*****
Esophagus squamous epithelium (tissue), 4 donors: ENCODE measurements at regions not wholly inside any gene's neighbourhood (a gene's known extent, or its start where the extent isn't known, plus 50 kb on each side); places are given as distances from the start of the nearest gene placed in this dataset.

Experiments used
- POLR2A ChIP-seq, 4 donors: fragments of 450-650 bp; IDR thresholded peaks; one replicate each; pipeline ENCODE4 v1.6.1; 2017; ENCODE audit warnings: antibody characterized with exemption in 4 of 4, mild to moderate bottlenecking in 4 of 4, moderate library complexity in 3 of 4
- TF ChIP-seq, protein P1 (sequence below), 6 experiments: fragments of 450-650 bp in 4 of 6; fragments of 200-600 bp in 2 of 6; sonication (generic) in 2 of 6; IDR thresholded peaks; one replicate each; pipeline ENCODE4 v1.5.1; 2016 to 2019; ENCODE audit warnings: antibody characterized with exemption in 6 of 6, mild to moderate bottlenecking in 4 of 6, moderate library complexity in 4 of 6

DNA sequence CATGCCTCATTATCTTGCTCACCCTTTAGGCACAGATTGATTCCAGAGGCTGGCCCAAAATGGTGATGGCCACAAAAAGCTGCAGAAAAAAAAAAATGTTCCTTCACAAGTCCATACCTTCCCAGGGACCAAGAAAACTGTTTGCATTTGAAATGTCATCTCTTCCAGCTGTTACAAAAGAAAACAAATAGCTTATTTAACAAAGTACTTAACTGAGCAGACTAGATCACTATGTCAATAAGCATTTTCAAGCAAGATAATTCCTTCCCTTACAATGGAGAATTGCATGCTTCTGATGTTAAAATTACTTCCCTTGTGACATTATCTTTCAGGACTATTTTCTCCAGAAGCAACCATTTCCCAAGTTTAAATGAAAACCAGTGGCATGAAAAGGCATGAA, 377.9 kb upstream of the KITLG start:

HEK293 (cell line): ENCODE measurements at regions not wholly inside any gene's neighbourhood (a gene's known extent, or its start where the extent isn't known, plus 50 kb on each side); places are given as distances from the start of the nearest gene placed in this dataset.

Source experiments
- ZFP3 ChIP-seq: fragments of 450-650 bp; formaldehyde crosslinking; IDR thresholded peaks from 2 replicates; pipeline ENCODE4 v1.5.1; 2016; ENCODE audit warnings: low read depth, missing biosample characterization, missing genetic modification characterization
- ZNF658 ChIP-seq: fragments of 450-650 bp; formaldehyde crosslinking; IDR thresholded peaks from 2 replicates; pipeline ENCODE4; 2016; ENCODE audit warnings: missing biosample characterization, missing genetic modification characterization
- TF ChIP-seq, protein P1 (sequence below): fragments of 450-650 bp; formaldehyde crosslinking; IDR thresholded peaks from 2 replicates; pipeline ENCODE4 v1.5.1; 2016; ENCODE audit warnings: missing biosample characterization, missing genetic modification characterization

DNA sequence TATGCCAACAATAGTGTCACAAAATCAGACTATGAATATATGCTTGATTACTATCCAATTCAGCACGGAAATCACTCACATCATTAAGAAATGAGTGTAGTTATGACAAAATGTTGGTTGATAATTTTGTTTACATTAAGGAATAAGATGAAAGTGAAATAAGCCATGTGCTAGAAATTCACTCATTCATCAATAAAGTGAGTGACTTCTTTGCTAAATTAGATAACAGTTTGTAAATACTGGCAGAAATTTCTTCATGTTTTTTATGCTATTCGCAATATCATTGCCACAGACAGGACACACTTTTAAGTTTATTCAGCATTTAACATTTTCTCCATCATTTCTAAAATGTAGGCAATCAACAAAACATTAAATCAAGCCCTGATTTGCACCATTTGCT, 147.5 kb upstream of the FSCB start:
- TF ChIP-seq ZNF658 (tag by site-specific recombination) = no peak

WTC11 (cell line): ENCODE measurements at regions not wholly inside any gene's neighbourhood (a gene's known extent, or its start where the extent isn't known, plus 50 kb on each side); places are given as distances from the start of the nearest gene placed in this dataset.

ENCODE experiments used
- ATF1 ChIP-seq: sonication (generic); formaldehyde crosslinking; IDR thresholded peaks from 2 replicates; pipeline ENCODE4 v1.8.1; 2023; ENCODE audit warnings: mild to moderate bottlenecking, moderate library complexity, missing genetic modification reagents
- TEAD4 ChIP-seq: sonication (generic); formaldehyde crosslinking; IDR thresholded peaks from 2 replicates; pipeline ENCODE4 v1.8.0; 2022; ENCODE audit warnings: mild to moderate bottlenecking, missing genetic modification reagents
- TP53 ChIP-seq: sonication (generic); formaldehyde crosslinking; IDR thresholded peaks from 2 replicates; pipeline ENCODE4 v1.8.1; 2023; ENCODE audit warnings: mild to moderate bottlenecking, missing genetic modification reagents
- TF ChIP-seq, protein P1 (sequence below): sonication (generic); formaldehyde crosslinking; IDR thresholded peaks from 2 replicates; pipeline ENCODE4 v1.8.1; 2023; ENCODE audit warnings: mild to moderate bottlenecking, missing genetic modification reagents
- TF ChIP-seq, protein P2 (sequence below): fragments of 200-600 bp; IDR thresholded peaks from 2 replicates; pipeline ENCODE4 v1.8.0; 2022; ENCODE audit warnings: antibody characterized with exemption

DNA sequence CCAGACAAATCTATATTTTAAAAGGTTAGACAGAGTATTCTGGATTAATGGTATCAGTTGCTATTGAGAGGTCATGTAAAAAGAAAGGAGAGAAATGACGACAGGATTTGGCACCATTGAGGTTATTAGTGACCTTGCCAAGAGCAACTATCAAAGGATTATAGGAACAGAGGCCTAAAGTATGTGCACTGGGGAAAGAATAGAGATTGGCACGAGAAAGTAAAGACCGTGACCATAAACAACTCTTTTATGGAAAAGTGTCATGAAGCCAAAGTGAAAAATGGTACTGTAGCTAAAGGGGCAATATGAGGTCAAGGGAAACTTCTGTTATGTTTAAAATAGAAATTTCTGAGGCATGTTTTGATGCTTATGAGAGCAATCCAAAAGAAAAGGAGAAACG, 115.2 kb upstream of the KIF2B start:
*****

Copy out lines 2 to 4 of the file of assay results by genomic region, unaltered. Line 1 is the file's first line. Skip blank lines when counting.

Experiments used
- POLR2A ChIP-seq, 4 donors: fragments of 450-650 bp; IDR thresholded peaks; one replicate each; pipeline ENCODE4 v1.6.1; 2017; ENCODE audit warnings: antibody characterized with exemption in 4 of 4, mild to moderate bottlenecking in 4 of 4, moderate library complexity in 3 of 4
- TF ChIP-seq, protein P1 (sequence below), 6 experiments: fragments of 450-650 bp in 4 of 6; fragments of 200-600 bp in 2 of 6; sonication (generic) in 2 of 6; IDR thresholded peaks; one replicate each; pipeline ENCODE4 v1.5.1; 2016 to 2019; ENCODE audit warnings: antibody characterized with exemption in 6 of 6, mild to moderate bottlenecking in 4 of 6, moderate library complexity in 4 of 6